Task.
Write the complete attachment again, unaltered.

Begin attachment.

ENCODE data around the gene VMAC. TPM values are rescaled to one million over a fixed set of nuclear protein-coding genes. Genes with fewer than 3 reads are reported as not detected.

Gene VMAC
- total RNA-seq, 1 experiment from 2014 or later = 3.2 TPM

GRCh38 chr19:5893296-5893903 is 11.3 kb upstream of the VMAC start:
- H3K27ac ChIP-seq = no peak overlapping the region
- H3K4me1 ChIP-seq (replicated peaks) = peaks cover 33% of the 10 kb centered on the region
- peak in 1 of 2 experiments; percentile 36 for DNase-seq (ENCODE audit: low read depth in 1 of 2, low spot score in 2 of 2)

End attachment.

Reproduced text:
ENCODE data around the gene VMAC. TPM values are rescaled to one million over a fixed set of nuclear protein-coding genes. Genes with fewer than 3 reads are reported as not detected.

Gene VMAC
- total RNA-seq, 1 experiment from 2014 or later = 3.2 TPM

GRCh38 chr19:5893296-5893903 is 11.3 kb upstream of the VMAC start:
- H3K27ac ChIP-seq = no peak overlapping the region
- H3K4me1 ChIP-seq (replicated peaks) = peaks cover 33% of the 10 kb centered on the region
- peak in 1 of 2 experiments; percentile 36 for DNase-seq (ENCODE audit: low read depth in 1 of 2, low spot score in 2 of 2)